i know those are the servos too because i bought them for
$10.47 and i am also just about done with the one of the legs :slight_smile:

is an image of the left leg

it took me such a long time to make them because i had to make the brackets from scratch :smiley:
but the bright side is that its very balenced
and also light weight :wink:

funny thing about this leg it is only 2.27"X1.16" so its not even 3" all
and the oraginal brat Jr. is how big?
i’m geussing about 7-8" tall but thats just geuss i want to here what you think

…so any questions or answors :astonished:

the original Brat Jr? id say he was more like 4-4.5 inches tall
then the BRAT is about 6-6.5 in tall

Well. wowy7, you don’t lack enthusiasm. lol
I like you idea but the 8 gram servos you have, will not work for a biped. Sorry but they are cheap and will strip, if they have enough power to even function. I’ve used them before in micro helis and regretted it. If you are serious about making a micro biped, there are a number of good micro servos out there.

GWS Pico and Naro series. Some are better than other. The Pico std’s have some trouble centering and are very easy to strip. The Pico BB’s are a bit bigger and a little tougher.
The Naro std is a joke. No good. The Naro BB+ is not bad with decent power and the Naro Max+BB is a very decent servo. With the Naro Max the size is comparable to a Hitec HS-82 and it has decent power and good centering.

Hitec and JR make some of the best micros, in my opinion. I’ve used the JR micros to actuate the air valve for the retracts on my .50 sized Airwolf Helicopter (4 1/2 feet long). They are reliable and the accurate plus there are metalgear versions.

Hitec’s HS-55 and HS-82 are very popular among the micro and mid sized heli guys. They are worth every penny. And the metal gear and high torque versions can be as powerful and durable as any standard servo.

Stay away from Walkera brand servos. They are garbage, don’t center, and are jittery as heck.

I’d like to see more pictures of your leg. Looks interesting. Good luck with the project. And be sure to take these guys’ advice. They have been around the block with Bipeds and other robots and they are only trying to help you, not discourage you.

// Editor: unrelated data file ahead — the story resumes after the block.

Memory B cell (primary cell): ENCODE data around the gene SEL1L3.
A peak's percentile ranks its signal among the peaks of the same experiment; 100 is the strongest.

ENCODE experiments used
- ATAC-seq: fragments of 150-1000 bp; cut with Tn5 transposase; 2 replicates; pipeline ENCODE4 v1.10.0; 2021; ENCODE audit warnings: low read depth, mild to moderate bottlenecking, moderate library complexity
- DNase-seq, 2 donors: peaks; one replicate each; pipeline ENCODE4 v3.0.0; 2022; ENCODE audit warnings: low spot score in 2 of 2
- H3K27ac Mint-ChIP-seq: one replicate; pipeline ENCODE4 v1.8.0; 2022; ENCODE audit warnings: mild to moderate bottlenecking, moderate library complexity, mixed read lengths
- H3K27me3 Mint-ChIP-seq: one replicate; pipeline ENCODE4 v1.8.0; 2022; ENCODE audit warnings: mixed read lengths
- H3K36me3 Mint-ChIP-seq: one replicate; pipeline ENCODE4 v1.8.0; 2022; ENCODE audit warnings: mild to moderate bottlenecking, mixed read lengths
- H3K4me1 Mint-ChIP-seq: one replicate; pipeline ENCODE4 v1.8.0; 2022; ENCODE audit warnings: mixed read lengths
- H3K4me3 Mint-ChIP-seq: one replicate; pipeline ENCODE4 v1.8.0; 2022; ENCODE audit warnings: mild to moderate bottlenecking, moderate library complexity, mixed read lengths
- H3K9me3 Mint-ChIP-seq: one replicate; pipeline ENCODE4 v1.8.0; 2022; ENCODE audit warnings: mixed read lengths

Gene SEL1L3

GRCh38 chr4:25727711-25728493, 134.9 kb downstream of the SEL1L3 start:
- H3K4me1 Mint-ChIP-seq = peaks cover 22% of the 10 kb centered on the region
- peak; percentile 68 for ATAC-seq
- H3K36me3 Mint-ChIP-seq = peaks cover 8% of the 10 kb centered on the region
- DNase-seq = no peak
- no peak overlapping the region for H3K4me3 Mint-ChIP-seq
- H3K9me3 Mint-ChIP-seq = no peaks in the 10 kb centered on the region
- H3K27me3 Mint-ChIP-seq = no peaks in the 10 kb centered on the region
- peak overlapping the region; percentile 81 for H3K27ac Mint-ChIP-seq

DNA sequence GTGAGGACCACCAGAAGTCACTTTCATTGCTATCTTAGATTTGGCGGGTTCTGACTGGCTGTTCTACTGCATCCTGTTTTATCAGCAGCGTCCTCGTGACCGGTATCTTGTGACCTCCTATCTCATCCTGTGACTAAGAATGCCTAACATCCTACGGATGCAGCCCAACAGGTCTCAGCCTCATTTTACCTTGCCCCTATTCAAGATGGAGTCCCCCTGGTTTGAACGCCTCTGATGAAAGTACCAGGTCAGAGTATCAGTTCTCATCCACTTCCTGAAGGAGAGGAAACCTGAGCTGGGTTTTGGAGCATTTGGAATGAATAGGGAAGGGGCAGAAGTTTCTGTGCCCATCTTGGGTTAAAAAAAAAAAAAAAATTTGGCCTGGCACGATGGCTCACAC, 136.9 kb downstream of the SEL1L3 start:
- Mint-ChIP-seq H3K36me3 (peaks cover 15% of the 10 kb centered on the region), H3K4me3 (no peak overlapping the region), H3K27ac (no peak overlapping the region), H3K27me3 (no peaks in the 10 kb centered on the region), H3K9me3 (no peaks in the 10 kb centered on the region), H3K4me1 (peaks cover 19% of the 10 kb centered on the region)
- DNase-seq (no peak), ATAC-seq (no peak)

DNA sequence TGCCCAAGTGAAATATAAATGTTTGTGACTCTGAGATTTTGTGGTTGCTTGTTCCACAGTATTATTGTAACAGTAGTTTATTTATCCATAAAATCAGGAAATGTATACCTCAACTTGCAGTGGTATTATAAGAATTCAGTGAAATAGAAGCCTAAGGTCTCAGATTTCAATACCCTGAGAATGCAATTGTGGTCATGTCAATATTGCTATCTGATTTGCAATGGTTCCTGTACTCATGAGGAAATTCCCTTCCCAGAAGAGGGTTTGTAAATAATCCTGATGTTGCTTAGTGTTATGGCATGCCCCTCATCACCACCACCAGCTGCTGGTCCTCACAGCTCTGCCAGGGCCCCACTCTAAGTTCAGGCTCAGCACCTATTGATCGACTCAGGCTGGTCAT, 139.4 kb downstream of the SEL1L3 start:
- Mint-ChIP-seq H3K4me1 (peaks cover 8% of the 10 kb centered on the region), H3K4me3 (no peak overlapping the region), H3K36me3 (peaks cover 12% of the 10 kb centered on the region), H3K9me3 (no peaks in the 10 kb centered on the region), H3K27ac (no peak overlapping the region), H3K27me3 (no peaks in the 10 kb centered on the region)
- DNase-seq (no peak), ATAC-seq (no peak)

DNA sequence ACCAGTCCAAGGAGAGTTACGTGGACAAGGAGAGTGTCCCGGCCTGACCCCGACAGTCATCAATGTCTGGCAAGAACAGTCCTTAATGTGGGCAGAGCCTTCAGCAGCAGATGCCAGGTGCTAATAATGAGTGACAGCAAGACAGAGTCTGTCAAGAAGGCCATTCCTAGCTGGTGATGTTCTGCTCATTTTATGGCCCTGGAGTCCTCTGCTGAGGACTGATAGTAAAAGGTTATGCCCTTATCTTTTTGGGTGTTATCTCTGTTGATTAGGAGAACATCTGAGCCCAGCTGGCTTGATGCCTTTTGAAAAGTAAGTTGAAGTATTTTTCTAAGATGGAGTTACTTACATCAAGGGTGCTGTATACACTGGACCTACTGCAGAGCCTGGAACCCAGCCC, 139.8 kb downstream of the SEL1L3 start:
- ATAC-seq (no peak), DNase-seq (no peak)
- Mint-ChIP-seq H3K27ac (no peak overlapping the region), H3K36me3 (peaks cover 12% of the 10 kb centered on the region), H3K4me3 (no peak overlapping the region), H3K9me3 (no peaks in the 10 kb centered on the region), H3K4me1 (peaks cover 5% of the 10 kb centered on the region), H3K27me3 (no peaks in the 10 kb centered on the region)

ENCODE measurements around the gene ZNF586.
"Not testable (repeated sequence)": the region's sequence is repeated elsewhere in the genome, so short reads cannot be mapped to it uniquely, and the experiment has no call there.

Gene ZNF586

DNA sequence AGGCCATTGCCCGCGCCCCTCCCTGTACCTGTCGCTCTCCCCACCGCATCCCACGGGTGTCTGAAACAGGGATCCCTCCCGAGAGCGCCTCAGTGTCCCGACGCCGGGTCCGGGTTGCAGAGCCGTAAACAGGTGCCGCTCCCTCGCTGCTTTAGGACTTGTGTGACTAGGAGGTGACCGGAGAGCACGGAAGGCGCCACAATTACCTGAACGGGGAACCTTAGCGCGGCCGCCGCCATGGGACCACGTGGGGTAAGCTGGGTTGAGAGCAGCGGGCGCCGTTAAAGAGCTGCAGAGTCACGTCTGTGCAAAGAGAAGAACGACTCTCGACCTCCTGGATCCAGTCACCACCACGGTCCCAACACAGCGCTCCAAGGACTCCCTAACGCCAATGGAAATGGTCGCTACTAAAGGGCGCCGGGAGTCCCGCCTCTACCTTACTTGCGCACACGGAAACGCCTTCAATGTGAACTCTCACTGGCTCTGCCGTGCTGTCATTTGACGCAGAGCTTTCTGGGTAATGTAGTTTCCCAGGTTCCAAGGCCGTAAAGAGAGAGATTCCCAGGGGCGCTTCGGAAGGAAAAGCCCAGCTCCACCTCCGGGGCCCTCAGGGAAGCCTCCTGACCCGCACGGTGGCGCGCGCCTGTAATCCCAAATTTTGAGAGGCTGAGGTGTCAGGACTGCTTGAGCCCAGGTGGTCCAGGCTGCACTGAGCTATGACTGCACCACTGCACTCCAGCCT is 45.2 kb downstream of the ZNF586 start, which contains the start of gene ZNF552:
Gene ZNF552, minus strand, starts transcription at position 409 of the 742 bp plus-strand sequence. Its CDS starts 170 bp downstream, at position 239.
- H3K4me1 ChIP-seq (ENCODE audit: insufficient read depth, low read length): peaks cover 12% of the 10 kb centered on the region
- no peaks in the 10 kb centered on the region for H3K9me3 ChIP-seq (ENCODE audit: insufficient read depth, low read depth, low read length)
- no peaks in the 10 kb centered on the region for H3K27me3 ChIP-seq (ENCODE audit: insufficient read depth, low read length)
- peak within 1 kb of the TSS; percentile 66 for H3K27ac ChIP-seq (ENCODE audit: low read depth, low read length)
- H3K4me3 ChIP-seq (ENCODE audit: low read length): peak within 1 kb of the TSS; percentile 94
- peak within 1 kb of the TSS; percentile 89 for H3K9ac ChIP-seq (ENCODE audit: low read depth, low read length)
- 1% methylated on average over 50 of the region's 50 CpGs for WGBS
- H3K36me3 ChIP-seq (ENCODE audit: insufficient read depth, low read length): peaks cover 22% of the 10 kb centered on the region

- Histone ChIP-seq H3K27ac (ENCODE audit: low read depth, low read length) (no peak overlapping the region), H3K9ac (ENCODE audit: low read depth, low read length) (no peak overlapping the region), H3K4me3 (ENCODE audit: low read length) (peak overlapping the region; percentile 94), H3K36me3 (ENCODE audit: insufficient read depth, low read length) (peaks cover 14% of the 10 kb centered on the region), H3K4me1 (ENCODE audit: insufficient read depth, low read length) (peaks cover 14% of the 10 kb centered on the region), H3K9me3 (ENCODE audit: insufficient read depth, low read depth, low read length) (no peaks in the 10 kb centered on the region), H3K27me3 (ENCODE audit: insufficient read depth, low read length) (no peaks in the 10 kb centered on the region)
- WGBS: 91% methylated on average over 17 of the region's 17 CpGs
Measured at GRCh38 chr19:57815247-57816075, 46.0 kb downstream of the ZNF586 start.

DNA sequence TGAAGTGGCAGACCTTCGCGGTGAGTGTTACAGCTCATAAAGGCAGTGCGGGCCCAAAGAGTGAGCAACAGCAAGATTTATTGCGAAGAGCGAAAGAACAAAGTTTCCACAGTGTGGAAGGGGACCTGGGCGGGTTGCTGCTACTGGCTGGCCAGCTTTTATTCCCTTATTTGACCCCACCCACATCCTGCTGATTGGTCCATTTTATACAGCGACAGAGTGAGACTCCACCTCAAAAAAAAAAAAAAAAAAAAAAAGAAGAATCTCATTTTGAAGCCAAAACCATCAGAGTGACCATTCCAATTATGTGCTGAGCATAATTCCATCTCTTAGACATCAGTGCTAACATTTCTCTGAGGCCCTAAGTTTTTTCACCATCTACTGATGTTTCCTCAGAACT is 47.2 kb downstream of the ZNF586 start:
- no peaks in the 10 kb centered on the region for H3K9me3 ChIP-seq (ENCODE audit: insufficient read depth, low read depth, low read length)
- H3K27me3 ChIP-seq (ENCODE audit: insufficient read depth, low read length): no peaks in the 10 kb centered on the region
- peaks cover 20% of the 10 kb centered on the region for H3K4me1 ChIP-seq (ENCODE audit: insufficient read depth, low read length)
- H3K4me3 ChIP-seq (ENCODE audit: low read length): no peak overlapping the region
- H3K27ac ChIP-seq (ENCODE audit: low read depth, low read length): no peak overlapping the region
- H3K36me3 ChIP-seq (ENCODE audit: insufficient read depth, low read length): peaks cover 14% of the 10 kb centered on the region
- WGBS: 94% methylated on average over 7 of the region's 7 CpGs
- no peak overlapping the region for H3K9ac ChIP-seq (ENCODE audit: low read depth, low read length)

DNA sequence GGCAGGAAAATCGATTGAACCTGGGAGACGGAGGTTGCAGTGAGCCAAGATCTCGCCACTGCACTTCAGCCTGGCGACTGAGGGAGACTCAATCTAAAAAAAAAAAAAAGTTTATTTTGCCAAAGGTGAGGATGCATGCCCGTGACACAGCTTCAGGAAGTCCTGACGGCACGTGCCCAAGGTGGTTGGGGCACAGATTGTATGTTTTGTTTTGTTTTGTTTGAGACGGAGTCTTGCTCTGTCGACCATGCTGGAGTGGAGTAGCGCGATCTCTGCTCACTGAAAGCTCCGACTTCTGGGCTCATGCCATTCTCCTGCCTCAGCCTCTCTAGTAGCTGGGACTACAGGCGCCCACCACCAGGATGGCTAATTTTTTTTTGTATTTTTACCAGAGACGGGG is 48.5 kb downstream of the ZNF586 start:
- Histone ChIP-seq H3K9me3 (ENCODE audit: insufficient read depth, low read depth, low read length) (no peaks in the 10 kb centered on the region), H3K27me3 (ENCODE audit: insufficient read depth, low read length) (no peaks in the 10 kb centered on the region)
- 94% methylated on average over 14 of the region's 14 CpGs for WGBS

well well well… it looks like most of you are wrong
vary wrong because i used a test program and it is so strong that it made the whole leg and body fly into the air :open_mouth:
all right im not quite sure yet because im not done the other leg yet but im hoping it will work with both leg’s so… any ways now for the batteries what are the most light weight batteries im geussing…ok so i don’t know :laughing:

:unamused: Ok

Well, I would guess it won’t last. Only a matter of time before they start stripping and heating up. Or not centering. I was only trying to help you by discouraging buying more cheap servos for an application they aren’t suited for. Unfortunately, with servos, you almost always get what you pay for.

The lightest batteries would be Lithium Polymers, or Lipos but for some reason I feel reluctant to recommend them.
They have to be charged by a Lipo specific charger. You can NOT cut corners with this and use just any charger. A few small cells or pack and a charger would run you the same as a few HS-82 servos. You need to match the amp draw to the cell capacity and C rating, and be sure never to over-discharge them below 3.0V per cell or over-charge them.

yea, i agree with evolution here. they are very light weight and have an excellent power weight density, but thery are very unstable

like he said, you need a specific cahger (50-a LOT, depending on how good or crappy you want it, also there is the misfortune of needing a DC power source such as a car battery of a DC transformer, because you cant just plug the charger into the outlet and as you know car batteries are not cheap along with DC transformer power sources 65+ dollars

if anything, id go with some AA or AAA rechargeable batteries NiMH, and you will also have to find a way to fit them onto a frame of that size, very small form factor…the SSC-32 will it and the Bot Board, all will need tiny about 2 2/3 X 3 in for a home (not sure about the exact size of board, someone lend a hand if you know, but i know thats close)

o well, see what you can come up with :slight_smile:

what the difference with AA & AAA arent they both 1.5V?
are they different because of there mAh?

the batteries are smaller for 1

yes, the AAA are smaller than the AAs but there is a lower mAh, so thats a down fall